Pauline Hadaway argues that British people need to confront their own history and join with Irish people, from every part of Ireland, to put the past to rights.
“There was a lot promised initially, a lot hoped for…so many things could have happened. We could have had a coin, we could have had a stamp. We were told none of those things could happen for a variety of reasons.”
Rev Mervyn Gibson’s disappointment in Northern Ireland’s centennial programme should come as no surprise. Though nowhere near as calamitous as its 50th anniversary (strapline Ulster 71 – come and join in the fun), the centenary year was far from auspicious. Coming on top of mounting political tensions surrounding the NI Protocol, Covid-19 restrictions dampened plans for public celebrations and political ceremonials, forcing the Orange Order to postpone its Centennial rally and parade. Even the Queen cancelled her visit on medical advice.
Speaking as secretary of the Orange Order, Mervyn Gibson’s complaint of false hopes and broken promises was directed towards the British government for failing to commemorate Northern Ireland’s past in ways that might inspire unionist confidence in its future. The complaint is well grounded. The NI centennial was part of the ‘decade of centenaries’, marking significant events that had shaped Ireland and Britain in the 20th century. London’s interest in commemorating the creation of Northern Ireland fell far short of the Dublin government’s engagement with the programme of public events, concerts, exhibitions and talks that marked the centenary of the signing of the 1921 Treaty, which brought the Irish Free State (Saorstat Éireann) into being. With not even a commemorative stamp to its name, Northern Ireland’s lacklustre centenary betrayed a remarkable reticence towards recollecting a significant historical moment that had, in the words of NI Secretary of State Brandon Lewis, ‘paved the way to the formation of the United Kingdom as we know it today.’
Britain’s ambivalence towards the centennial commemorations of the ‘precious Union’ speaks volumes about the semi-detached status of Northern Ireland in the Union. The gap between the illusion and reality of the United Kingdom of Great Britain and Northern Ireland has been made even more glaringly obvious through the operation of the NI Protocol. As one wag remarked on Twitter: ‘nothing says celebration like a border down the Irish Sea’. Nevertheless, whilst Brexit and the Protocol are the immediate destabilising factors, the problem of Northern Ireland goes far deeper. British politicians like to talk about our responsibility for keeping the peace between Northern Ireland’s warring tribes, but they rarely address the question of how we came to be embroiled in these intractable battles, let alone why we remain. With his reference to the formation of the United Kingdom as we know it today, Brandon Lewis locates the answers in our history.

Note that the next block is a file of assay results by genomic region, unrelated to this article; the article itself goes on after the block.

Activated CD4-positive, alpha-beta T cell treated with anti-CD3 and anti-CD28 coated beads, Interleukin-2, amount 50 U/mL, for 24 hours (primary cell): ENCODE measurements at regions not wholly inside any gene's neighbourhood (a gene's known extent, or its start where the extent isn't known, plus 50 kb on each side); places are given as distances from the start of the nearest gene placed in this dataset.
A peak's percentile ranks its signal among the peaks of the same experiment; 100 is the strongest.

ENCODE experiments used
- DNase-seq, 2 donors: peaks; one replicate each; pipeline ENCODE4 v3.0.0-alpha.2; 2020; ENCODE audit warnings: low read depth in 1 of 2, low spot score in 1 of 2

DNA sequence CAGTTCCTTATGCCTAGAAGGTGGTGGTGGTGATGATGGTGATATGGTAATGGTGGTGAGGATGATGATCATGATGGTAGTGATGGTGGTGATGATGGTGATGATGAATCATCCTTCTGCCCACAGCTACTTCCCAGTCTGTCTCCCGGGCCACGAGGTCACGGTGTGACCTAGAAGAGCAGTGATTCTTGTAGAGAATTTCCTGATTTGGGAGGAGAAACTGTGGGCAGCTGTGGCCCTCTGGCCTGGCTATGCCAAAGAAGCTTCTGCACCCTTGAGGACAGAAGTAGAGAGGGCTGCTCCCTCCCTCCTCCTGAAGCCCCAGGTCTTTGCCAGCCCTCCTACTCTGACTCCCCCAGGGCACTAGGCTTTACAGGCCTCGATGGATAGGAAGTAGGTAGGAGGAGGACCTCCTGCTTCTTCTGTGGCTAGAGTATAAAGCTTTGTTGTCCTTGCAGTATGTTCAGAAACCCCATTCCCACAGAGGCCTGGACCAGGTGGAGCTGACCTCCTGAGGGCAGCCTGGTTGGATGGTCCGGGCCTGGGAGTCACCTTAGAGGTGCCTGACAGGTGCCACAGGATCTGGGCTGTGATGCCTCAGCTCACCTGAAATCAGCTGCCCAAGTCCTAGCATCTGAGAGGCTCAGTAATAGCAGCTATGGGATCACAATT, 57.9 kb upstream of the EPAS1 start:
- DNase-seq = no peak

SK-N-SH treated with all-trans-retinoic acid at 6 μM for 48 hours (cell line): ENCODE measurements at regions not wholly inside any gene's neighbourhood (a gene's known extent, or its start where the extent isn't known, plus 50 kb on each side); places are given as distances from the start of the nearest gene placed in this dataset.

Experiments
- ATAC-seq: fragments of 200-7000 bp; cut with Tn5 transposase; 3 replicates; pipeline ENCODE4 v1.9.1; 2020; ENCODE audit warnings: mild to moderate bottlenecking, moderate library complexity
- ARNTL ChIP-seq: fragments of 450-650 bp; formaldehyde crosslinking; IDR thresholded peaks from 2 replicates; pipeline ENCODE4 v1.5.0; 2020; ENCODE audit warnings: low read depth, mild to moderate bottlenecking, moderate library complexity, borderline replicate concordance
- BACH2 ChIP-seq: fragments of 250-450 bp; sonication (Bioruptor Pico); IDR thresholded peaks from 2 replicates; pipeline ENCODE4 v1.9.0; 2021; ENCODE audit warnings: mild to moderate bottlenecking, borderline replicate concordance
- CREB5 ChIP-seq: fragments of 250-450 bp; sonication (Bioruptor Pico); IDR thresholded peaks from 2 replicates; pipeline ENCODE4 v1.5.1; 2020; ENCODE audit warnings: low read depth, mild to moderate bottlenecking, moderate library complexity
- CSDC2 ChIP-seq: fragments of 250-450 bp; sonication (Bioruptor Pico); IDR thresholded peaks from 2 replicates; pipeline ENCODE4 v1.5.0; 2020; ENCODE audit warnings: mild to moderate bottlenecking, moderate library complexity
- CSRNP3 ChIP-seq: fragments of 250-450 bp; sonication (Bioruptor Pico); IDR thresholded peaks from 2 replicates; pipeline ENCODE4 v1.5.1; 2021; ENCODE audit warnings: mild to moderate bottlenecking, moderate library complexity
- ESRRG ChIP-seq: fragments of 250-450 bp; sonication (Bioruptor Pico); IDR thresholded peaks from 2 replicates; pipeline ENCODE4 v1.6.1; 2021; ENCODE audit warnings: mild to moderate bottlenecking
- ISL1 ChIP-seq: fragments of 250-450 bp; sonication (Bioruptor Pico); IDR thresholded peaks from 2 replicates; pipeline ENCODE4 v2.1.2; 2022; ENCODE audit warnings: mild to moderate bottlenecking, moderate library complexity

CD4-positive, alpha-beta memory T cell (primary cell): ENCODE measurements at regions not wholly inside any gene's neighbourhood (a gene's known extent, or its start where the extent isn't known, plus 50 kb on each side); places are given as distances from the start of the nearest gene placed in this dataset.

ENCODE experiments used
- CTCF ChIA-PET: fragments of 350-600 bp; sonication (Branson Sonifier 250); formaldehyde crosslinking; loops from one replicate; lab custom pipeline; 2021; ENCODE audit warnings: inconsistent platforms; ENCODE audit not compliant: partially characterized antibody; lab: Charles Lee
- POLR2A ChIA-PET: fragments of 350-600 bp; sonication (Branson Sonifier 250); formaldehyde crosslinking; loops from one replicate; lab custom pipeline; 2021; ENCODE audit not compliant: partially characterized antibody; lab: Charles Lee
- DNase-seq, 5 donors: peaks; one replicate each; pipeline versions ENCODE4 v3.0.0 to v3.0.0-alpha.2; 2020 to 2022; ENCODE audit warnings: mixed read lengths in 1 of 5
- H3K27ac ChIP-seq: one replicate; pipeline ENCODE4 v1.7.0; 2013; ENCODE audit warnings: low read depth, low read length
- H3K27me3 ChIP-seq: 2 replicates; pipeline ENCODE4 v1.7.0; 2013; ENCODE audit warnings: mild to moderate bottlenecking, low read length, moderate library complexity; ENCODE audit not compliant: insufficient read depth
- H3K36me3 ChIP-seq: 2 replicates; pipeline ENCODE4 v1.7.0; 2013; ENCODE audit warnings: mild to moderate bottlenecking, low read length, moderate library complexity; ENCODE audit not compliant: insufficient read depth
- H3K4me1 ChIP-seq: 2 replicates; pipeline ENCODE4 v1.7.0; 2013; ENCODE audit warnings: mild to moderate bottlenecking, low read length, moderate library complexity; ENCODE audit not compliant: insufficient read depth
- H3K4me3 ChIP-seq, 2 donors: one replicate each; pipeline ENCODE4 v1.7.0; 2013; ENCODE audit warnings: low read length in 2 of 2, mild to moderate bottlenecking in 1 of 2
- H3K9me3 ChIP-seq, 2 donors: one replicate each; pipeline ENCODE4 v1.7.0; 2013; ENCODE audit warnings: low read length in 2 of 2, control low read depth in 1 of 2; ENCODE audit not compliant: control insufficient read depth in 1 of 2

History does nothing, wrote Karl Marx and Frederick Engels, it possesses no wealth and wages no battles: ‘it is man, real, living man who does all that…history is nothing but the activity of man pursuing his aims.’ By the early twentieth century, British industrialists, businessmen and land-owners had amassed immense wealth and shown great determination defending their interests through waging battles at home and all over the globe. As a ruling class they were, however, subject to intense fears. Threatened by the forward march of democracy, they feared the popular challenges that would inevitably be raised to their established order. Facing an increasingly militant working class and with men and women demanding the vote at home and growing resistance to colonial rule abroad, they found themselves on the defensive and paralysed by divisions. It was in this menacing atmosphere, that the Irish Question once again emerged as a testing ground for their determination and a focus for their fears.
Whilst maintaining the essential integrity of the United Kingdom of Great Britain and Ireland, the Liberals had adopted Home Rule for Ireland as a strategy for managing discontent and removing the Irish Question from everyday politics at Westminster. The Conservatives regarded calls for self-government in Ireland, even in this limited form, as evidence of a weakening of British power, verging on treason, at a moment of increasing great power rivalry and challenges from subaltern classes in the empire and at home. These divisions were sharpened in the political and constitutional crisis that followed the House of Lords’ rejection of the Liberal government’s 1909 ‘People’s Budget’. In the General Election that immediately followed, the Liberal government were returned by a narrow majority, with the Irish Parliamentary Party holding the balance of power. Home Rule was pushed back to the top of the government’s agenda, alongside a determination to remove the power of veto, exercised by the Tory peers that packed the House of Lords. The 1911 Parliament Act weakened their semi-feudal legislative veto and, in so doing, removed the backstop for preventing the enactment of Home Rule in Ireland.